While the Government scrambles to throw the kitchen sink at the ‘small boats’ issue by appointing two new migration ministers and putting more resources into its almost certainly doomed Rwanda scheme, it has also come up with the ultimate austerity measure – combining the position of Minister for Disabled People with other roles.

By Tom Jamison

Rather like referring to black, as white, the prime minister’s official spokesman said: “What you will continue to see is a government showing strong support for disabled people and for disabled issues.”

Mims Davies MP, Parliamentary Under Secretary of State at the Department for Work and Pensions now has a new bracketed subtitle to add to her portfolio: Minister for Disabled People, Health and Work – or, put another way, (some other annoying shizz). Ironically, the previous minister for disabled people, Tom Pursglove, was made minister for legal migration a week ago.

Able Magazine received a terse statement from the Department for Work and Pensions (DWP) just before 5pm yesterday (Thursday 14 December 2023) reading: “Minister Davies will build upon this government’s track record of supporting disabled people, having delivered millions of cost of living payments and helping over one million more disabled people into work five years earlier than planned. The Minister will help ensure there is always a strong safety net for the most vulnerable in our society, while tearing down barriers so that every disabled person can realise their potential and thrive.”

If you thought the Government might take time to justify, or even recognise their callousness, you were wrong. That’s the statement in its entirety.

While it’s clear that the move speaks for itself, disability charities have branded it “appalling” and “retrograde”.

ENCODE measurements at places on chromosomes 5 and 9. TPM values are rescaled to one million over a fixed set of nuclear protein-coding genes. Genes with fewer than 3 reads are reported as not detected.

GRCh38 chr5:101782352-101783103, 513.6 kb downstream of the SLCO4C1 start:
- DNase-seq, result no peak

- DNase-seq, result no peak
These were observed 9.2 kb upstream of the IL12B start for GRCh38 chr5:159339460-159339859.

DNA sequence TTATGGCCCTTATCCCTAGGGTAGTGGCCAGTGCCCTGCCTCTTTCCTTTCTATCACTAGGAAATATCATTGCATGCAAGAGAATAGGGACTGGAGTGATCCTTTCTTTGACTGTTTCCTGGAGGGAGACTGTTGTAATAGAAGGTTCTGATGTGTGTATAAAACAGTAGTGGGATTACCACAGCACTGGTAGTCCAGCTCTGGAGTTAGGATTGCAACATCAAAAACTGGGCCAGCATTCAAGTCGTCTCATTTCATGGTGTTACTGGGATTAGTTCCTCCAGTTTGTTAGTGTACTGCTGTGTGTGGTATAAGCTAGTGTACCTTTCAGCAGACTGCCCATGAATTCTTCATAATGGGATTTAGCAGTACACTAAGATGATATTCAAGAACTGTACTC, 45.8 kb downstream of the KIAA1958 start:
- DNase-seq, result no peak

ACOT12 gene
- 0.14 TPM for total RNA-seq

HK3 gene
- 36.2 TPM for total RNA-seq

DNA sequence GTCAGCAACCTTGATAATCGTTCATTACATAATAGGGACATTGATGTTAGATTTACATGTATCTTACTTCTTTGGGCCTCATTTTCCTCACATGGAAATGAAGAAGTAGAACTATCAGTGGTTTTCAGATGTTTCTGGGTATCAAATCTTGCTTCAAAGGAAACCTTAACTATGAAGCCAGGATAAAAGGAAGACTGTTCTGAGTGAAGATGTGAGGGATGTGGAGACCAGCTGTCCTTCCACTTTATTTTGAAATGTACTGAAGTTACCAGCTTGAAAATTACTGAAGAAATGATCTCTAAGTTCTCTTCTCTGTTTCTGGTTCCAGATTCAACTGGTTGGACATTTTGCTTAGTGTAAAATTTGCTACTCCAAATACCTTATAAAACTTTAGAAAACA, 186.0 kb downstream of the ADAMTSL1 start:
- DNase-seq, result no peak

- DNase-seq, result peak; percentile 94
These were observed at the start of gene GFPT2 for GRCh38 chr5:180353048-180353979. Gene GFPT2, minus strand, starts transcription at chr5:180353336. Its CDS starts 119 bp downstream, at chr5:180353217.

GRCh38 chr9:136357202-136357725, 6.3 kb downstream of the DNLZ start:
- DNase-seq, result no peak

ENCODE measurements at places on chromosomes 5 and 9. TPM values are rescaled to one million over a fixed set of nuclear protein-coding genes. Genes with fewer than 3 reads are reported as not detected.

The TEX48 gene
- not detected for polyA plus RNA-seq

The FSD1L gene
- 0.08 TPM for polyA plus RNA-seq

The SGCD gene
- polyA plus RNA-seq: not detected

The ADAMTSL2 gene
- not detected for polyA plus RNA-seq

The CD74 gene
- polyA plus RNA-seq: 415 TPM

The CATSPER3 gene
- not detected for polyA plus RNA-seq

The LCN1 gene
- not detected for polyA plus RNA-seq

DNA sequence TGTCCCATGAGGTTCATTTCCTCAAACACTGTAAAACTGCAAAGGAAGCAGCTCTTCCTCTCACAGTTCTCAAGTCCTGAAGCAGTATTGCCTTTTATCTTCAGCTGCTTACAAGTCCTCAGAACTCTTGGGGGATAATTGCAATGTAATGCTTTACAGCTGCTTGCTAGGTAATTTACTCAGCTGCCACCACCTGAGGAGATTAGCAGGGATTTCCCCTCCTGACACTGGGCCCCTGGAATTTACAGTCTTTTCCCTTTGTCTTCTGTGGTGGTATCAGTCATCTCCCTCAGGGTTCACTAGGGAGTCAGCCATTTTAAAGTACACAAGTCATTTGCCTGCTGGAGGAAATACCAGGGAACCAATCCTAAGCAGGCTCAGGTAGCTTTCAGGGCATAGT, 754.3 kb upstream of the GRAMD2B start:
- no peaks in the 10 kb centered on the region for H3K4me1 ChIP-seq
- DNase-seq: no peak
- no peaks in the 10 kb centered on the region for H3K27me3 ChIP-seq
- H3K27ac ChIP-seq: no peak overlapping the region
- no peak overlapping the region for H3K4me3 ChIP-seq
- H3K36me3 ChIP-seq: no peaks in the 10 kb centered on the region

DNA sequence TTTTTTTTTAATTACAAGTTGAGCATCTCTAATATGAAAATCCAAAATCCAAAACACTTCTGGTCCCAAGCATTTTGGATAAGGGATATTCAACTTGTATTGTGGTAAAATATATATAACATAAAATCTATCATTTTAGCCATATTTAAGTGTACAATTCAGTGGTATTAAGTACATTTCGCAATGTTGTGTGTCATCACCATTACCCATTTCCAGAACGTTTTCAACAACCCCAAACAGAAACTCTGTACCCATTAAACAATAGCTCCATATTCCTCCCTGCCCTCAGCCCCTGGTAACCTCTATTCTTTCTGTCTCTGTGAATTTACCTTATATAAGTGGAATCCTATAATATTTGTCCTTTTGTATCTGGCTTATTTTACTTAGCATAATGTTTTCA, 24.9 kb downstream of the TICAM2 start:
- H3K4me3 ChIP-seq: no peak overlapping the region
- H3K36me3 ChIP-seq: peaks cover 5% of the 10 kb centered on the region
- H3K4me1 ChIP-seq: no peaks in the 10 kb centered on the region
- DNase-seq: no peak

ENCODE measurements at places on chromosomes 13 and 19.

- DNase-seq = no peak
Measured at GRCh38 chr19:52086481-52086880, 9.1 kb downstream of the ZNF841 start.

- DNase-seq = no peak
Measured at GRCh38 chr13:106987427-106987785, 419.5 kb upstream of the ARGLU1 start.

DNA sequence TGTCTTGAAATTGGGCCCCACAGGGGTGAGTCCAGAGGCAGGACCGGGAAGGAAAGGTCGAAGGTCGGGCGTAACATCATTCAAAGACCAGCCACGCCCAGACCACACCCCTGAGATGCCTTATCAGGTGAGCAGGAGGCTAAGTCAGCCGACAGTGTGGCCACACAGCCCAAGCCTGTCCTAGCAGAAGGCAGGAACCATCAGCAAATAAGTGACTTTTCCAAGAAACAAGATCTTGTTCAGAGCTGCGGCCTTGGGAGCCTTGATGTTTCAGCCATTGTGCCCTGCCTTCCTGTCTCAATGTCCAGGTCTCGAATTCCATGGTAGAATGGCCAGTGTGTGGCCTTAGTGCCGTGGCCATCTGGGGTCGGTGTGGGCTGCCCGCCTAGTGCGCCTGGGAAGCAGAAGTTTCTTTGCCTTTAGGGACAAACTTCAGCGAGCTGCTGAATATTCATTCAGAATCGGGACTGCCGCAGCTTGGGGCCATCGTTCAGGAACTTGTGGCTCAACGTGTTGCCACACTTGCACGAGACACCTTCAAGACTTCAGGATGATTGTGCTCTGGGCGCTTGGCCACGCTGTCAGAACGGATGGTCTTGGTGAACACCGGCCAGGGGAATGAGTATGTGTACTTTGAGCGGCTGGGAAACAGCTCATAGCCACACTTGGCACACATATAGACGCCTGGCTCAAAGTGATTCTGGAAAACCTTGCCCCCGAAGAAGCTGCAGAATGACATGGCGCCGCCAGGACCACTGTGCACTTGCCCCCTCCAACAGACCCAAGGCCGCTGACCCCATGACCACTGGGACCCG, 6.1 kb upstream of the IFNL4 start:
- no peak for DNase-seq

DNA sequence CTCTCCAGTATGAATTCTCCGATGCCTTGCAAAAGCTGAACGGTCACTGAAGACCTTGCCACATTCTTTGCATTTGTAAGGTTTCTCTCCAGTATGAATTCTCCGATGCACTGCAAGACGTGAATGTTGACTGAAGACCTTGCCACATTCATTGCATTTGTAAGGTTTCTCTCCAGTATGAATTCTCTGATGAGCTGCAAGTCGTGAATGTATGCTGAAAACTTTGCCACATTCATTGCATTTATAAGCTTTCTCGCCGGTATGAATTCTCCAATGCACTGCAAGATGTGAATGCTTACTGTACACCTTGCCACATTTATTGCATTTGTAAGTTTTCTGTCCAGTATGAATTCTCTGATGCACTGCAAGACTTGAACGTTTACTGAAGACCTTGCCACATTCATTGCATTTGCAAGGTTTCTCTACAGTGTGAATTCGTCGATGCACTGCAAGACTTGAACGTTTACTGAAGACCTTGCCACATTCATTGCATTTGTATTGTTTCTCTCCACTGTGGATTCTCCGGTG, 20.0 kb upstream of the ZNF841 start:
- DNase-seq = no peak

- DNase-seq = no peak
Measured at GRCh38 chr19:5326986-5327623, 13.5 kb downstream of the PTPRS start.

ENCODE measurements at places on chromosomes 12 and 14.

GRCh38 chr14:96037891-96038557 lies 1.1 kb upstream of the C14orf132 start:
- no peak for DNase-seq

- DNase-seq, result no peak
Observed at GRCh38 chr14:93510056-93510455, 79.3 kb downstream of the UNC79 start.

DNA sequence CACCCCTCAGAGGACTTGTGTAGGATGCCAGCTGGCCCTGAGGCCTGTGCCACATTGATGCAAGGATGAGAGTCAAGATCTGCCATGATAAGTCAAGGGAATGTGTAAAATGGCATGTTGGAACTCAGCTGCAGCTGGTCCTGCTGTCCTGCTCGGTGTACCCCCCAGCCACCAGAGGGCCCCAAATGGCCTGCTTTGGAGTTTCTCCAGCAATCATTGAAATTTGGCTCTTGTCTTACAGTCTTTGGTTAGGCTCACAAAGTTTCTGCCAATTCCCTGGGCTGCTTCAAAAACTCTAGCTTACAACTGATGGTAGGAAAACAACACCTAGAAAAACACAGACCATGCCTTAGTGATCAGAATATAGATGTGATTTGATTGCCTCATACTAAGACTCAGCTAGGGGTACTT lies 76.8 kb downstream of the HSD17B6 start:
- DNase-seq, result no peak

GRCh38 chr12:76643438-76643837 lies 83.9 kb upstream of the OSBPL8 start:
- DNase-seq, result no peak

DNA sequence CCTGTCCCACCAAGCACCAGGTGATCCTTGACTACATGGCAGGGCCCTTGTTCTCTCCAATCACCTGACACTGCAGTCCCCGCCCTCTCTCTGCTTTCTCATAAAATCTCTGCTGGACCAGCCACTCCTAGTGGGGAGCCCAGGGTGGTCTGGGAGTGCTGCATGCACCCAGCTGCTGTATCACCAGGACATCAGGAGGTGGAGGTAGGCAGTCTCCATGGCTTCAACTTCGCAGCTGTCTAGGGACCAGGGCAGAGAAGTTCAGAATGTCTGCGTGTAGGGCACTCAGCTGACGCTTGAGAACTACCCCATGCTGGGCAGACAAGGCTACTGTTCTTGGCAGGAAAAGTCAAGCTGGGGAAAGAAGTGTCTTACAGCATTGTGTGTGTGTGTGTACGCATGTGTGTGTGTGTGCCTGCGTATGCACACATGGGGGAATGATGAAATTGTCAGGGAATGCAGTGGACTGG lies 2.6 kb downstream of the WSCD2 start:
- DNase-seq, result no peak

Disabled people have been hit hardest by cuts to social care and the cost-of-living crisis – and were completely let down by government during the recent coronavirus pandemic.

Labour was quick to condemn the move, with Shadow Minister for Disabled People, Vicky Foxcroft MP, saying: “After 13 years of Tory austerity, pandemic and cost of living crisis, disabled people feel their voices are not being heard and represented in government. This confirms it,” adding: “People with disabilities have felt like an afterthought by this government and that’s all the more clear now, at a time when people are really struggling after 13 years of Tory austerity, the impact of the pandemic and the cost of living crisis.”.

Additionally, as we reach mid-December it really doesn’t seem likely that we’ll see the publication of the Disability Action Plan that had been expected before the end of the year. Instead, we have a government somehow convinced that by using brutal tactics to shovel people into unsuitable jobs, that they can pretend that disability issues don’t really exist. The estimated one in five people in the UK with a disability may feel an urge to express their opposition at the ballot box in 2024.

In the meantime, the message has been received and understood.